In the first panel discussion, the speakers focused on transformative learning through a whole-community approach in the hopes to empower learners to become change agents. Professor Charles Hopkins (UNESCO Chair in Reorienting Education towards Sustainability, York University, Canada) advocated for the localisation of the SDGs beyond the 17 thematic areas and to enhance the transformation of education systems toward holistic approaches. Ms. Jana Dlouhá (COPERNICUS Alliance) addressed suitable approaches to equip learners with the competencies needed to live meaningful lives in yet uncertain futures, making responsible decisions for themselves but also in consideration of the values of the community. Dr. Shengru Li (Research Fellow, UNU-IAS) focused on action-oriented pedagogies building on the transformative approach and presented new research that shows a considerable number of RCEs focusing on environmental themes. Professor Dr. Zainal Abidin Sanusi (RCE Greater Gombak) proposed COMMUNIVERSITY as the new model for universities in prioritising service to the community, and highlighted that members of the university could become key actors to help facilitate this transition to sustainable ways of life and towards a culture of lifelong learning.

In the second panel discussion, Dr. Roger Petry (Regional Advisor to the RCE Community, Americas) deliberated on how global ESD movements and lasting partnerships can be developed. He argued that the whole institution approach could link research with education and operational activities which would engage students and not confine their learning to the classroom. Dr. Park Eyun-Kyung (Regional Advisor to the RCE Community, Asia-Pacific) provided an overview of how RCE Tongyeong partnered with various stakeholders to affect community transformation. The Sejahtera Forest opened in 2015 is considered as a ‘playground’ to easily learn sustainable lifestyles through experiences.  Ms. Anita Ahmad (CEO, MySDG Foundation) addressed the challenge of financing SDGs initiatives and presented how Malaysia overcame this challenge through pooled financing via the Malaysia-UN SDG Trust Fund 2030 involving various ministries, UNDP and UNCT, and AVPN – a social investment network which brings together different companies to contribute into pooled funds for different areas of need in Asia.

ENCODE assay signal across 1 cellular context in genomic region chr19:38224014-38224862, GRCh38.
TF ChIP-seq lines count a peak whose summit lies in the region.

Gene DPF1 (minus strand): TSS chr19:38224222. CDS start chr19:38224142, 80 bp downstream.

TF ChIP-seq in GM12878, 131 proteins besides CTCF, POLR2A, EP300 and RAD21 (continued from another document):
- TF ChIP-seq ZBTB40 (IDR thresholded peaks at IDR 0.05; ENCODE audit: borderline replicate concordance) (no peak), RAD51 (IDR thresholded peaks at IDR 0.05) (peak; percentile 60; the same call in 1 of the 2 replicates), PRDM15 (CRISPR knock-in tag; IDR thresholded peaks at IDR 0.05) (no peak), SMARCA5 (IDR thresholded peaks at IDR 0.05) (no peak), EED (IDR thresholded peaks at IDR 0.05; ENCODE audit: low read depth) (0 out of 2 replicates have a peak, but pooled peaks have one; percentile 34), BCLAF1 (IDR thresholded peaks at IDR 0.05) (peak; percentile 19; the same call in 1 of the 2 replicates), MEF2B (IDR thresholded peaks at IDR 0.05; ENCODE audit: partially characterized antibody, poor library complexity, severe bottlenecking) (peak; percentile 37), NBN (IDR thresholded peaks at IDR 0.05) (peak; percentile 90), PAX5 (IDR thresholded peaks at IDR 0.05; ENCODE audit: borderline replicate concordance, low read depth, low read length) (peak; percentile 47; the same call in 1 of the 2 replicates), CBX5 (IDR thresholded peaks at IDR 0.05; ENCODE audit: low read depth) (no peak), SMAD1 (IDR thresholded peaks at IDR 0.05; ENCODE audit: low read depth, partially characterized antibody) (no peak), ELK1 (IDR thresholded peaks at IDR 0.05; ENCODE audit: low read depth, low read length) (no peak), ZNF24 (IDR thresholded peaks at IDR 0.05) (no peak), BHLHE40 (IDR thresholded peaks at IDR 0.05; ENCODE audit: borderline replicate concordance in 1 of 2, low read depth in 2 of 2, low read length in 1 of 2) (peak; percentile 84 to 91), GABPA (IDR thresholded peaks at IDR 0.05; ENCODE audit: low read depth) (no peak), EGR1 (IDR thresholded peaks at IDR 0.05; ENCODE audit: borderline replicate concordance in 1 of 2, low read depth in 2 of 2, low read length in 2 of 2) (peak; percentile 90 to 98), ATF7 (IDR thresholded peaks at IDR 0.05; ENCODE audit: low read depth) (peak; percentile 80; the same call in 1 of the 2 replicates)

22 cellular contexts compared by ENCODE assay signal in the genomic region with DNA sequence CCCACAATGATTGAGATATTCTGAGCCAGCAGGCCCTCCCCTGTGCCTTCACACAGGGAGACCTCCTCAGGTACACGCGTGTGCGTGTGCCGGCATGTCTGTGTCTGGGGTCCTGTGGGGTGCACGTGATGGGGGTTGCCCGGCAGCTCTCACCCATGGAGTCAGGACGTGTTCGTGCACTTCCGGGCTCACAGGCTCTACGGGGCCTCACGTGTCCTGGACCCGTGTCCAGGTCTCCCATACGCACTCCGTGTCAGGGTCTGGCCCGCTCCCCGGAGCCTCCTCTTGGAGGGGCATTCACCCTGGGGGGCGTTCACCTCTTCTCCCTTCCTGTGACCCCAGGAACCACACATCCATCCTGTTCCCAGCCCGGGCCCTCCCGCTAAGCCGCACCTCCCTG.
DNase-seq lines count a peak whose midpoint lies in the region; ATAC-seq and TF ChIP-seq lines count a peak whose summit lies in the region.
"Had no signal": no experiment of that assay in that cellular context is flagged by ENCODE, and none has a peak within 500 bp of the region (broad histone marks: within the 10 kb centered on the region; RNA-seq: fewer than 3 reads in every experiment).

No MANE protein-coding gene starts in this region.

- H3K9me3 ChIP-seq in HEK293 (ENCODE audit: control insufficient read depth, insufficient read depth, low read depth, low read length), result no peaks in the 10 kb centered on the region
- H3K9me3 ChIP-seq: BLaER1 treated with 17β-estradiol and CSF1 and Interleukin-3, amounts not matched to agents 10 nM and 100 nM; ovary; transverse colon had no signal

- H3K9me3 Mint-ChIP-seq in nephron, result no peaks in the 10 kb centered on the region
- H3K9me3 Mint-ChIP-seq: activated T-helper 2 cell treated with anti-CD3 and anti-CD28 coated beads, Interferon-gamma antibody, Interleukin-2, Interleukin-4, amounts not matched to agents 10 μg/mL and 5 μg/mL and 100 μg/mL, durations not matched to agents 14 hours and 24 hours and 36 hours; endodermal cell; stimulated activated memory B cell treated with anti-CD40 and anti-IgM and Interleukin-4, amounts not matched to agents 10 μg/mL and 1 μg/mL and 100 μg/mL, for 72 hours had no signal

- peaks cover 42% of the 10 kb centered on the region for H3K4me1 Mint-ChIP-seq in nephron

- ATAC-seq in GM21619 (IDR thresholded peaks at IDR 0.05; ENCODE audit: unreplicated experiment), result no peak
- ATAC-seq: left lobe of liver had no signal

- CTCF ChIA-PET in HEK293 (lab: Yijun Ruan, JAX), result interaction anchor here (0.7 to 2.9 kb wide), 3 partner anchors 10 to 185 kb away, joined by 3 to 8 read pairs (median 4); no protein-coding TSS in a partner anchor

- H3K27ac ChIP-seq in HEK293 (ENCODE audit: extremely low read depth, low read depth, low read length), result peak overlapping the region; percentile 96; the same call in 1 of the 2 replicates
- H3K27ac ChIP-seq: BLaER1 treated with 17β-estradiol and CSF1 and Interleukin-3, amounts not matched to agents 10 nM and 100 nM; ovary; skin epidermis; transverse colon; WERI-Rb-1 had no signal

The third panel discussion saw Dr. Kiran Banga Chhokar (Regional Advisor to the RCE Community, Asia-Pacific) explain how RCE Pune built capacity for participatory budgeting which were faced with many challenges. Dr. Betsy King (Regional Advisor to the RCE Community, Europe) explained how RCE Scotland was involved in the national strategic approach of Learning for Sustainability (LFS). Ms. Julia Heiss (Team Leader, ESD for 2030, UNESCO) spoke about ESD for 2030 which aims to build a more just and sustainable world through strengthening ESD and contributing to the achievement of the 17 SDGs. She highlighted the examples of the UNESCO Global Network for Learning Cities involving 300 small to large cities, and the Sustainability Starts with Teachers programme aimed at capacity building for educators. Ms. Karen Chand (Director of Education Studies, SDSN, Asia Headquarters) spoke about the Sustainability Development Solutions Network (SDSN) which aims at accelerating the achievement of target 7 of SDG 4. The pilot project embarked by SDSN identified ways to embed ESD and Global Citizenship Education (GCED) into the Malaysian primary and secondary curriculums and found that teachers receive insufficient training in ESD, due to limited support from school leaders and the school ecosystem. While the attention has always been on content and outcomes of ESD, there is a dire need to address capacity building and provide support for teachers.